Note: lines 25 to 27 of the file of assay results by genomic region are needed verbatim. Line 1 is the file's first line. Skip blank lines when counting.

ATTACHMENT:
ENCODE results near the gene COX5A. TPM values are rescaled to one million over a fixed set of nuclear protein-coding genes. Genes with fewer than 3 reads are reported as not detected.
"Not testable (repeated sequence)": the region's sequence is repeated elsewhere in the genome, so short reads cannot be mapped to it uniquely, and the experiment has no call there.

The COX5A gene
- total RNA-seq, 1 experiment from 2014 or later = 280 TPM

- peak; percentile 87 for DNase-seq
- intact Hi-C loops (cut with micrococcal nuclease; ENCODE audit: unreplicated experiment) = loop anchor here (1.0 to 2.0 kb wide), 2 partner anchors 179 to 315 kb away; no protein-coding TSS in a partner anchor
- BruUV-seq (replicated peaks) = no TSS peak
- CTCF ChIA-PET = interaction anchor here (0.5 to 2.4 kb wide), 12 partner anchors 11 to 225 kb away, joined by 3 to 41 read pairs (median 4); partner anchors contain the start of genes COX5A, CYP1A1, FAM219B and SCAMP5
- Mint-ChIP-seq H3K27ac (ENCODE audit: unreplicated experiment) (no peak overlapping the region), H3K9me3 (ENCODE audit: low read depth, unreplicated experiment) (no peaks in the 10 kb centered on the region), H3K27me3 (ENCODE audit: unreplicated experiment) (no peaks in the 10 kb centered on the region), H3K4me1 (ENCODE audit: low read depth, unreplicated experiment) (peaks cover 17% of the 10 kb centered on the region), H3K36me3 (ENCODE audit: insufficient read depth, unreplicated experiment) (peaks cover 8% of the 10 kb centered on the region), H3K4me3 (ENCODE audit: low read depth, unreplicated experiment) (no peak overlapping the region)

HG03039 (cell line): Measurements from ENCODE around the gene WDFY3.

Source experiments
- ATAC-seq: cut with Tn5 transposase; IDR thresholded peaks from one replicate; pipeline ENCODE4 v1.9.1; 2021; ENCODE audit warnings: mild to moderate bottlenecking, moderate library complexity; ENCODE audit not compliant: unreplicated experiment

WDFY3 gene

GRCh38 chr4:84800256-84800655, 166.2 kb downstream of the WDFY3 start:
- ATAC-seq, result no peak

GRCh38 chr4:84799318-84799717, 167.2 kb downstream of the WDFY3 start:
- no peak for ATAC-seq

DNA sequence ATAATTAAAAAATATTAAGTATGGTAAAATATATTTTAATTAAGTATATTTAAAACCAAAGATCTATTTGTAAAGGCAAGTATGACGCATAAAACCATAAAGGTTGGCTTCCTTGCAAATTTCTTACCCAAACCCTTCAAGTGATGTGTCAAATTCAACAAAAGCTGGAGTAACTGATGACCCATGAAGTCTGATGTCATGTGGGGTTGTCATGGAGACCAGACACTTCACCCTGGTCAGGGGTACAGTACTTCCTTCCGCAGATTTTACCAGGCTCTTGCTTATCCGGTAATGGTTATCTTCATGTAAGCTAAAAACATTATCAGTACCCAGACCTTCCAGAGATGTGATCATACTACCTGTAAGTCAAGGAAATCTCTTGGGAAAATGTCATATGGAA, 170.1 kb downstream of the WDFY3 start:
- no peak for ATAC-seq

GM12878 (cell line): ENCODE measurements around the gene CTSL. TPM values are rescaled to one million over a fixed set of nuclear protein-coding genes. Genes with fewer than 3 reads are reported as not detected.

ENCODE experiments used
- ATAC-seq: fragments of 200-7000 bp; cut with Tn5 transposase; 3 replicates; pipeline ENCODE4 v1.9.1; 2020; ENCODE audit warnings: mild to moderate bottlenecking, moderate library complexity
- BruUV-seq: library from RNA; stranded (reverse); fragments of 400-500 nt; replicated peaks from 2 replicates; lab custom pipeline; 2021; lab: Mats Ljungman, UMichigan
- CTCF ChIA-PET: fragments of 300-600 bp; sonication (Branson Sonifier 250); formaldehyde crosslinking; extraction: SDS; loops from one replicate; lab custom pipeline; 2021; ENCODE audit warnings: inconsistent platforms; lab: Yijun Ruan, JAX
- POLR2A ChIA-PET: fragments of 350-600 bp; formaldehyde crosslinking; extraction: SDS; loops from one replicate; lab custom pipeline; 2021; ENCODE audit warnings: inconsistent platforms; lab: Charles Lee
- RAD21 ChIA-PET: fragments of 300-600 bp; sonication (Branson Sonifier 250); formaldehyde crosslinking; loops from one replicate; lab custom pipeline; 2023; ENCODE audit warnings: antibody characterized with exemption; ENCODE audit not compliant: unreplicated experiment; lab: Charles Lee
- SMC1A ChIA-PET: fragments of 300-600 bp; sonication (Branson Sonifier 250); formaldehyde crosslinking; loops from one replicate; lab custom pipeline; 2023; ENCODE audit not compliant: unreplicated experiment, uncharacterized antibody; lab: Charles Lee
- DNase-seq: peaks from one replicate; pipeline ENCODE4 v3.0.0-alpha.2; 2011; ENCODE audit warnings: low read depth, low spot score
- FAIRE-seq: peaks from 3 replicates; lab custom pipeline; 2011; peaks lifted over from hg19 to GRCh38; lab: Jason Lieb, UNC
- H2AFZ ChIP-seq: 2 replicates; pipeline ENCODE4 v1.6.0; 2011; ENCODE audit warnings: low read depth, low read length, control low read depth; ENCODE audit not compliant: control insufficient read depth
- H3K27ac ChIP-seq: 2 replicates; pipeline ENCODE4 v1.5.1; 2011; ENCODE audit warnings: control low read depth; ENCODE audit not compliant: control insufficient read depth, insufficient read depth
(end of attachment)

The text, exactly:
- POLR2A ChIA-PET: fragments of 350-600 bp; formaldehyde crosslinking; extraction: SDS; loops from one replicate; lab custom pipeline; 2021; ENCODE audit warnings: inconsistent platforms; lab: Charles Lee
- RAD21 ChIA-PET: fragments of 300-600 bp; sonication (Branson Sonifier 250); formaldehyde crosslinking; loops from one replicate; lab custom pipeline; 2023; ENCODE audit warnings: antibody characterized with exemption; ENCODE audit not compliant: unreplicated experiment; lab: Charles Lee
- SMC1A ChIA-PET: fragments of 300-600 bp; sonication (Branson Sonifier 250); formaldehyde crosslinking; loops from one replicate; lab custom pipeline; 2023; ENCODE audit not compliant: unreplicated experiment, uncharacterized antibody; lab: Charles Lee